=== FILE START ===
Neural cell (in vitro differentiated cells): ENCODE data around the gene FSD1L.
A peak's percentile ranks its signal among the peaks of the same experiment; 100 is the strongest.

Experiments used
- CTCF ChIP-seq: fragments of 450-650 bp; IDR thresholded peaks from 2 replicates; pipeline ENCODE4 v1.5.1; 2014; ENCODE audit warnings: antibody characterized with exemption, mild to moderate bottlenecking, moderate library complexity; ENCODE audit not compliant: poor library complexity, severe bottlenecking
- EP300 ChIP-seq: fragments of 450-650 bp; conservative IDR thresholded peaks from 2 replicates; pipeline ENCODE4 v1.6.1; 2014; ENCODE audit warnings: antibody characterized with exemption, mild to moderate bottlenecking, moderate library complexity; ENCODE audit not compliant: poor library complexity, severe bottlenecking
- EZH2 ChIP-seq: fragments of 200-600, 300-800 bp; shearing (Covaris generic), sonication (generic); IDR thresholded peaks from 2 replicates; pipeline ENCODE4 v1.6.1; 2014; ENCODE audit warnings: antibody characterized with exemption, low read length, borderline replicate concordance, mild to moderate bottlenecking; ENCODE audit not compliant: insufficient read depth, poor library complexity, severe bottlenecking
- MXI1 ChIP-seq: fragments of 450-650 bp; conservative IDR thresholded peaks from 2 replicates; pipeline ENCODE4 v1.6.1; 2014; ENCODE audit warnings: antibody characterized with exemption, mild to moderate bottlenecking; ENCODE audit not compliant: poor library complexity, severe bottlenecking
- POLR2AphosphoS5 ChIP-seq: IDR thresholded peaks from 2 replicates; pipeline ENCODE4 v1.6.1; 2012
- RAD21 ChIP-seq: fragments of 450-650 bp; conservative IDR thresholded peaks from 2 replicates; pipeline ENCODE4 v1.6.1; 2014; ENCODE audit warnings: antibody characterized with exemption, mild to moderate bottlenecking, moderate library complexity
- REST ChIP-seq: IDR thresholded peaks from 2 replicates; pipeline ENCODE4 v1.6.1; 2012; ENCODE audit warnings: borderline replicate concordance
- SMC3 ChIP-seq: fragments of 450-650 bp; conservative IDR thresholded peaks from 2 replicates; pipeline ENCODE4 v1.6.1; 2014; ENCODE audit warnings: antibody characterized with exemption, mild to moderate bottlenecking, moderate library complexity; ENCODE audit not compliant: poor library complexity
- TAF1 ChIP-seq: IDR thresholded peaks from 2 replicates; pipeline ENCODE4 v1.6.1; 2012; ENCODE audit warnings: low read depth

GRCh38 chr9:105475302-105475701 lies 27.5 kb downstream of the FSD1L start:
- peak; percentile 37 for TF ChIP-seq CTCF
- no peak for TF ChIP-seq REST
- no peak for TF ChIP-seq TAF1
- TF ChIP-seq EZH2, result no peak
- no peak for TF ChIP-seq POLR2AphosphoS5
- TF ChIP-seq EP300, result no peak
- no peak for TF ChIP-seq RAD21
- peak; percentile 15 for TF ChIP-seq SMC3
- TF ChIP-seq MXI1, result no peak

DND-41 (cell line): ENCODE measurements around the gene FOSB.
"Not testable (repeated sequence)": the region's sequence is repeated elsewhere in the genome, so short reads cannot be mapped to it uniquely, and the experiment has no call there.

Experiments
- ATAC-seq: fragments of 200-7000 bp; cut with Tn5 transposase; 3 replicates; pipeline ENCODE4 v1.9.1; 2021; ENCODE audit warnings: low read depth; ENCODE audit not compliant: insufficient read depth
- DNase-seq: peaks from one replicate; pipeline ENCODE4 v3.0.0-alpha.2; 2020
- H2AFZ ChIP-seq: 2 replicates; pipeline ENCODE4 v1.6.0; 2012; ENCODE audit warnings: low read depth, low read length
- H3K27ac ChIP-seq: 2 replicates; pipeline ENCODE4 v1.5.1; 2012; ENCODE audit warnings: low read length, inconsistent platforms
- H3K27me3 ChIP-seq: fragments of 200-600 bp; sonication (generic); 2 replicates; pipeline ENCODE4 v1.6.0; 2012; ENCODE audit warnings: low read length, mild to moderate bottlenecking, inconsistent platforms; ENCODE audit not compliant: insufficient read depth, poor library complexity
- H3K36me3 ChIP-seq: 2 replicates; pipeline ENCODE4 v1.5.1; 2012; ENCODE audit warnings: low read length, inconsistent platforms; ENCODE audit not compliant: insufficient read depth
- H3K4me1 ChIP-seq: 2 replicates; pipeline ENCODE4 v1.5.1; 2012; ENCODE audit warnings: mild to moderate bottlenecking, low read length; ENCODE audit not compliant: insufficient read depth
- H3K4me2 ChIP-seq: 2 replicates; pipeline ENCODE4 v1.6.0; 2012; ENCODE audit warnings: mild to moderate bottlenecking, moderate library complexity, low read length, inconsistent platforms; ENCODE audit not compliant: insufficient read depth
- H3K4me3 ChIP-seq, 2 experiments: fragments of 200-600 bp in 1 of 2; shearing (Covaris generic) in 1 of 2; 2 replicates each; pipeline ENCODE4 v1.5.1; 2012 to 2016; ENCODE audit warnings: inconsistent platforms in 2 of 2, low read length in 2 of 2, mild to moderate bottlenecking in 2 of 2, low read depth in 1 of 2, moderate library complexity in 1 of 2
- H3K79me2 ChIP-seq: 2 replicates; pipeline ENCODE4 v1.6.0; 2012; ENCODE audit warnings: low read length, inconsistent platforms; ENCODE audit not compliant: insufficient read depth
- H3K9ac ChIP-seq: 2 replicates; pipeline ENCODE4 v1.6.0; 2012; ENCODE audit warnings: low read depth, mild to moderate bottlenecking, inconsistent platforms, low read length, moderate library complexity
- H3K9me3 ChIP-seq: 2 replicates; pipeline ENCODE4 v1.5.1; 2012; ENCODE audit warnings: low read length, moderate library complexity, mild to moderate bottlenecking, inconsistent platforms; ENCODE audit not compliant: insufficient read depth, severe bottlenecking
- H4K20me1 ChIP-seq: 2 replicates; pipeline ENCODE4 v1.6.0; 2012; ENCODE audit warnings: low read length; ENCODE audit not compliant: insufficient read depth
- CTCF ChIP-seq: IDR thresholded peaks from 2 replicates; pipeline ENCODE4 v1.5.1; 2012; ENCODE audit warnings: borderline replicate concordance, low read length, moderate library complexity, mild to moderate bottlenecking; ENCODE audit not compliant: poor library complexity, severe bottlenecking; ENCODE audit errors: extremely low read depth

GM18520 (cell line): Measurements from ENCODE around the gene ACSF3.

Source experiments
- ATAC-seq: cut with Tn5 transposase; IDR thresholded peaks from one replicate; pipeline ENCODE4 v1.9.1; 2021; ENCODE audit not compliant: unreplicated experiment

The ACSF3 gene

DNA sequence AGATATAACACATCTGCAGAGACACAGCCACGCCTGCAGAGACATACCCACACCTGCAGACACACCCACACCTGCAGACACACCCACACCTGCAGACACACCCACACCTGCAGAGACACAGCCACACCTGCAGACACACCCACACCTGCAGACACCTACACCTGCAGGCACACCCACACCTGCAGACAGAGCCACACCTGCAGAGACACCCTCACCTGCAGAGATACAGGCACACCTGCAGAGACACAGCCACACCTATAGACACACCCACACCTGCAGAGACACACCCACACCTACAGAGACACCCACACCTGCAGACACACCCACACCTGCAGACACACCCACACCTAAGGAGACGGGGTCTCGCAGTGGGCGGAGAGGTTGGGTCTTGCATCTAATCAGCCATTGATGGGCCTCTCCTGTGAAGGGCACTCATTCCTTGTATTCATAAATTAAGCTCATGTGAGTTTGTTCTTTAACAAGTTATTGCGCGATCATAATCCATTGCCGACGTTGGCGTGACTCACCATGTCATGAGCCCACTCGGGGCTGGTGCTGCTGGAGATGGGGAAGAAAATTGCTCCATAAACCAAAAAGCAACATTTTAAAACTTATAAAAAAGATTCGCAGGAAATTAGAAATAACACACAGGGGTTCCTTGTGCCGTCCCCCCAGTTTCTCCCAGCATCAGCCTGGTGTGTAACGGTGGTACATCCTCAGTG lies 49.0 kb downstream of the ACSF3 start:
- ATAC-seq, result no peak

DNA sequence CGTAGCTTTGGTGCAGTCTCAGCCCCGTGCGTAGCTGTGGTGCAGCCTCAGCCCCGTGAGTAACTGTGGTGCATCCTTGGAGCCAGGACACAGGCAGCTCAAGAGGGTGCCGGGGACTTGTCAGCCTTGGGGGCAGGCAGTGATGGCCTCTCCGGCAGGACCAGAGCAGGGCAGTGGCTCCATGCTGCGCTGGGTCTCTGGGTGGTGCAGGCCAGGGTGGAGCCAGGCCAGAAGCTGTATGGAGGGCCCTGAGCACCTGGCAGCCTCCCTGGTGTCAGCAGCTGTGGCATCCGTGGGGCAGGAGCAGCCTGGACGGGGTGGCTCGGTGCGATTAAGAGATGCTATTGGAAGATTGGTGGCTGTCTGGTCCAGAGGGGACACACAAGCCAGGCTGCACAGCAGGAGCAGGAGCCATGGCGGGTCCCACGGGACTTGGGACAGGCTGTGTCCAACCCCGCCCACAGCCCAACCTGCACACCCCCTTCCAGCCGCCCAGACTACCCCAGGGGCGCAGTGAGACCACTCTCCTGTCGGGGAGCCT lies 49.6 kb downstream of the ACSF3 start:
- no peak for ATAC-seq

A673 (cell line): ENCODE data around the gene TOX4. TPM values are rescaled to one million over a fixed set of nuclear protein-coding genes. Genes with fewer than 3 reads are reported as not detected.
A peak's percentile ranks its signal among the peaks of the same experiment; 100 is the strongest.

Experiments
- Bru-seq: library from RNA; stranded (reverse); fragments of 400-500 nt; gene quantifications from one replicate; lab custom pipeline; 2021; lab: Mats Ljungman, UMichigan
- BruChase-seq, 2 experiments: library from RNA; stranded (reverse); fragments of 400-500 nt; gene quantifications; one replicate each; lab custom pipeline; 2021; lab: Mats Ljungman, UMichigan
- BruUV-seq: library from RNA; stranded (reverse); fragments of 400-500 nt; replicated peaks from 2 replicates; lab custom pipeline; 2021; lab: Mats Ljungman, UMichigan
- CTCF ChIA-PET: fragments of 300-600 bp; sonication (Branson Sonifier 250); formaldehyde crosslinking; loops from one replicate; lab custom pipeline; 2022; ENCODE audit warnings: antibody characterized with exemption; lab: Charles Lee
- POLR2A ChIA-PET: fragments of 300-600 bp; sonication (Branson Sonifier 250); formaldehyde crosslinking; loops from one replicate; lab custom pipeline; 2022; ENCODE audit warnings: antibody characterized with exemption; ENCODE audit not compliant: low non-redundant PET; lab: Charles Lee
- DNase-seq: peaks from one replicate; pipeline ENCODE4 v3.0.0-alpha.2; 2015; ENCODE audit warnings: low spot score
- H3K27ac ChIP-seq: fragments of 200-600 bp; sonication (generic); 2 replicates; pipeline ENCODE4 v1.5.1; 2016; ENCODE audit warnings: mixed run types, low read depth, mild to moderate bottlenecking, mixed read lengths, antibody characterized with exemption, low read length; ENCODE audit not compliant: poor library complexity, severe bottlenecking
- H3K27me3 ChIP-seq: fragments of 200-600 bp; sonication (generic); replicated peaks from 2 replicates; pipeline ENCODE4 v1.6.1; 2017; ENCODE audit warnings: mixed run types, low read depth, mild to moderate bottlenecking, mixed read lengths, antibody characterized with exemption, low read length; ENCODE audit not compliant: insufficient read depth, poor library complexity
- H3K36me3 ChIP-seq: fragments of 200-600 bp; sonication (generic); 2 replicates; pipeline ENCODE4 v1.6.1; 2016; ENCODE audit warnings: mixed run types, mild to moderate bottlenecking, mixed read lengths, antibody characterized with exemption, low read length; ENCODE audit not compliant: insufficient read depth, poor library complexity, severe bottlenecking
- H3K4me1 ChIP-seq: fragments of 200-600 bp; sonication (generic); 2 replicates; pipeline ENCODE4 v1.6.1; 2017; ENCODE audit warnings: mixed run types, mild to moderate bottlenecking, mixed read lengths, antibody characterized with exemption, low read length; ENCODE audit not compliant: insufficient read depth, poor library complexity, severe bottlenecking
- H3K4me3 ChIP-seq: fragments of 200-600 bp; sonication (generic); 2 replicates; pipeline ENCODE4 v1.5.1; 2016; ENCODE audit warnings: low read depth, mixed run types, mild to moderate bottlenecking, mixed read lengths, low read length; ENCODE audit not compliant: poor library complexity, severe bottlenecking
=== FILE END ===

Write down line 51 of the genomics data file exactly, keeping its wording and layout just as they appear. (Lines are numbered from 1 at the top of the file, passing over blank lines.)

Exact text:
- Bru-seq: library from RNA; stranded (reverse); fragments of 400-500 nt; gene quantifications from one replicate; lab custom pipeline; 2021; lab: Mats Ljungman, UMichigan